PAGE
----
The City of Sydney Council has found a new way to tackle a hotter climate – change the colour of the streets.
The Council is currently trialling lighter pavement in the inner-city suburb of Chippendale in a bid to reduce what’s known as the ‘urban heat island effect’. Dark surfaces such as roads and footpaths absorb and then radiate the sun’s heat, making built-up areas a few degrees warmer.
The trial will record temperatures across different locations around Chippendale, including a 600-square-metre section of Myrtle Street that’s now coated with the lighter pavement, made by mixing a concrete slurry with asphalt, to see if it reduces the ambient temperature.
Lord Mayor Clover Moore said the city was also using other techniques, such as increasing the tree canopy by 50% by 2030, in a bid to cool buildings, as well as installing solar panels and LED lighting. Council is seeking a 70% reduction in its energy use over the next 15 years.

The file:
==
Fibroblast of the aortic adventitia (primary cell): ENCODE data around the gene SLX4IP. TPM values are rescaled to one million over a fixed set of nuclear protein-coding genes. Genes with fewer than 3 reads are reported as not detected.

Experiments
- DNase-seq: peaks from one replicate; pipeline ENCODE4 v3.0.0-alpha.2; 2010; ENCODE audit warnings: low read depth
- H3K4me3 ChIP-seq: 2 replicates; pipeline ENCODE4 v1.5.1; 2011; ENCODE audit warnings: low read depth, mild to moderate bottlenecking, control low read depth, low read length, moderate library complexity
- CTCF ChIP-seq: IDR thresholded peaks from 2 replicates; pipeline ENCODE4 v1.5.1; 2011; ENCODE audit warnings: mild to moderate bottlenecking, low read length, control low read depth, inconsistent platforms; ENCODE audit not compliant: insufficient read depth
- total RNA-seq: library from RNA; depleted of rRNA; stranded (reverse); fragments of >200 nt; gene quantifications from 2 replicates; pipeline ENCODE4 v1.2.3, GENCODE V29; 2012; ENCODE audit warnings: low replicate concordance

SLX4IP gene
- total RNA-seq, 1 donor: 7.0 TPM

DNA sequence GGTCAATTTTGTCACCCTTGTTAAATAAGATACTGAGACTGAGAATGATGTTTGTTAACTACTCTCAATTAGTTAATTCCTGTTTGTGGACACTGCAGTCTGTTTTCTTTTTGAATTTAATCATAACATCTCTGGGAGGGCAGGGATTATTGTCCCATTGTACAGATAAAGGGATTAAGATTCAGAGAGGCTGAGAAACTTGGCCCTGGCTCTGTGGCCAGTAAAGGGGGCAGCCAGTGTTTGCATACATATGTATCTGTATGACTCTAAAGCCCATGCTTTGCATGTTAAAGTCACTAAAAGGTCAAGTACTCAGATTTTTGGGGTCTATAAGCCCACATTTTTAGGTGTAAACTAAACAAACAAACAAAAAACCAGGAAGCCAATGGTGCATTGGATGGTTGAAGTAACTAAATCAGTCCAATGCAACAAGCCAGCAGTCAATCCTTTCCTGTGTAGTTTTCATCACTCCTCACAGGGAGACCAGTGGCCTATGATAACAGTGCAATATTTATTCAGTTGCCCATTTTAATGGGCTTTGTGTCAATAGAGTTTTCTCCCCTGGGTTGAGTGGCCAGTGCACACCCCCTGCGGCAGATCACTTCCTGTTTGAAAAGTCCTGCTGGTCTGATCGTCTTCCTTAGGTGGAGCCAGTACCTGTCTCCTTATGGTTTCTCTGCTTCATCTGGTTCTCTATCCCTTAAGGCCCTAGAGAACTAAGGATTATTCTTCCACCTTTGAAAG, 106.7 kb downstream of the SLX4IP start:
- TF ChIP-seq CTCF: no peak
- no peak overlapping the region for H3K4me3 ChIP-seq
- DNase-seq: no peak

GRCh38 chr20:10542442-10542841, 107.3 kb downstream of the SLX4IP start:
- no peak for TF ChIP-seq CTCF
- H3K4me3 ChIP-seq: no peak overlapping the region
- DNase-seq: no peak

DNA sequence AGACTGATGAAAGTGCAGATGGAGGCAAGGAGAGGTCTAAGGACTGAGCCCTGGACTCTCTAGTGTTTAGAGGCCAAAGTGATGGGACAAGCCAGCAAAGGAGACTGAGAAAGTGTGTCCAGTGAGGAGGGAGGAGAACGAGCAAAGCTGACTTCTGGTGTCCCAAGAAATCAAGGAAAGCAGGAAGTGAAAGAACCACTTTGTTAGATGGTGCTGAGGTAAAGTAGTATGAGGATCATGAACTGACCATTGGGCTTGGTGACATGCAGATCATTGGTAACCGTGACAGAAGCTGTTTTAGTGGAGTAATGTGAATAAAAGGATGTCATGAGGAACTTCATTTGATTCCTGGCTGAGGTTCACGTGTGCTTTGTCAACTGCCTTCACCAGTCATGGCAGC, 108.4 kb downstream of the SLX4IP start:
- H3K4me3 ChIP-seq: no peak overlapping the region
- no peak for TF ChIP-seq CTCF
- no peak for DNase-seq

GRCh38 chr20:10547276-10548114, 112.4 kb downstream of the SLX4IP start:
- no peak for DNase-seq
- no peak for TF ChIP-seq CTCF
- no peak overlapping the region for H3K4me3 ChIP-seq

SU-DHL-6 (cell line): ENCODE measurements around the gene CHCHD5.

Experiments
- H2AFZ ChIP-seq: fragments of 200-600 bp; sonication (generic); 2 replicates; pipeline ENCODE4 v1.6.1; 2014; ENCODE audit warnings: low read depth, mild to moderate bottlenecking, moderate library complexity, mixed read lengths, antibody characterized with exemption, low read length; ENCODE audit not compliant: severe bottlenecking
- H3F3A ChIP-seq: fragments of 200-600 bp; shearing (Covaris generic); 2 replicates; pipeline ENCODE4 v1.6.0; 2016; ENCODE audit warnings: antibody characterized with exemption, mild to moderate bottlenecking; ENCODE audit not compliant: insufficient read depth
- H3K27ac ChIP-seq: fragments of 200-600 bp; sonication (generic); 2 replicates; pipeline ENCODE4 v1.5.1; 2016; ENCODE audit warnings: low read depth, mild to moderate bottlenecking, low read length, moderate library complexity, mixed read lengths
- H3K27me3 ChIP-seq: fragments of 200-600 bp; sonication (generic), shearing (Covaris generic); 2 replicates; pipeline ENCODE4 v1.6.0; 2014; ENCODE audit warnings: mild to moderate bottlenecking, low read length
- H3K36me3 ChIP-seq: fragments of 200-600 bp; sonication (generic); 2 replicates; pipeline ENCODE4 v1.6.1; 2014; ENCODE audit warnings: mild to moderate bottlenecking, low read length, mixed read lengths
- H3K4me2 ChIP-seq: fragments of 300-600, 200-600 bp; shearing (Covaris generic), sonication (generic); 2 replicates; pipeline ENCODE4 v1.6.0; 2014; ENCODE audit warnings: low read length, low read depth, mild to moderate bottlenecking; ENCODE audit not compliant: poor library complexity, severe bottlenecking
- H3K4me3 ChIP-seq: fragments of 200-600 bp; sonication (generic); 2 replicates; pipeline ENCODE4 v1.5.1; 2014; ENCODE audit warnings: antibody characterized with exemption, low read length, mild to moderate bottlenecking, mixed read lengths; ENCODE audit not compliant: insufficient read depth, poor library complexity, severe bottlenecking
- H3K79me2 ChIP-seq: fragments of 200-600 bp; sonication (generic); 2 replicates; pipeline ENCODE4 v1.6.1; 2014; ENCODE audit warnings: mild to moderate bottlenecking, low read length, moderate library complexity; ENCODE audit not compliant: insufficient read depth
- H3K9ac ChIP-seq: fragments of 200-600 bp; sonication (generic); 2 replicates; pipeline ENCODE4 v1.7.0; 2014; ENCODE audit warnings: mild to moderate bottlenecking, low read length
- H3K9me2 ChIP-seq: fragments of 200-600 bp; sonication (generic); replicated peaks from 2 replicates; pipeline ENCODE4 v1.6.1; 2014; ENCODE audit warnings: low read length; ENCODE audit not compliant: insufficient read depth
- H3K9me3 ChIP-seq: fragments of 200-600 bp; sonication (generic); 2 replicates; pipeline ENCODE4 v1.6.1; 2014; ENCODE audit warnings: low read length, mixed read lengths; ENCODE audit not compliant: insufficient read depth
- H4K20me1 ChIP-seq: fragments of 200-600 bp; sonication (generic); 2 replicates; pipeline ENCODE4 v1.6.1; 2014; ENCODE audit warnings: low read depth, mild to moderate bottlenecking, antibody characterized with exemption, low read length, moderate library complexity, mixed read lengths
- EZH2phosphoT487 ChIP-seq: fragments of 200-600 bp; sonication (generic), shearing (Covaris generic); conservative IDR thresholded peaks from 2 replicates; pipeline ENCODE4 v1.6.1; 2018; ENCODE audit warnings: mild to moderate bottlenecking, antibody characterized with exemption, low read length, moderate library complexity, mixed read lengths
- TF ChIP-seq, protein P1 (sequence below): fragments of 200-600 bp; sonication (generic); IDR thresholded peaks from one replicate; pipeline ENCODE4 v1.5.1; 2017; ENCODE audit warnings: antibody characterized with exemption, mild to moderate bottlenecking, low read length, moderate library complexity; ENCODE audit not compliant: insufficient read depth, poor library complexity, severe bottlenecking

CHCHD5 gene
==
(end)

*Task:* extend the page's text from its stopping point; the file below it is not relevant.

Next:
“We will also continue to test new ideas to make sure we’re being as effective as possible,” she said.
Sustainability guru and Chippendale resident, Michael Mobbs, said black roads and a lack of tree cover can increase city temperatures by up to eight degrees.
“Materials such as concrete and cement store more heat than natural surfaces, absorbing it during the day and releasing it at night, which can contribute to hotter urban areas,” he said. “Lighter coloured pavements may result in lower energy bills for surrounding buildings.”
As the thermal images below show, inner Sydney is the hottest part of the city and green spaces help cool things down.
This map shows how the roads and buildings attract and emit heat, while green spaces are cooler
This map shows the hottest parts of Sydney are around the Chippendale area, where the lighter road trial is being held.
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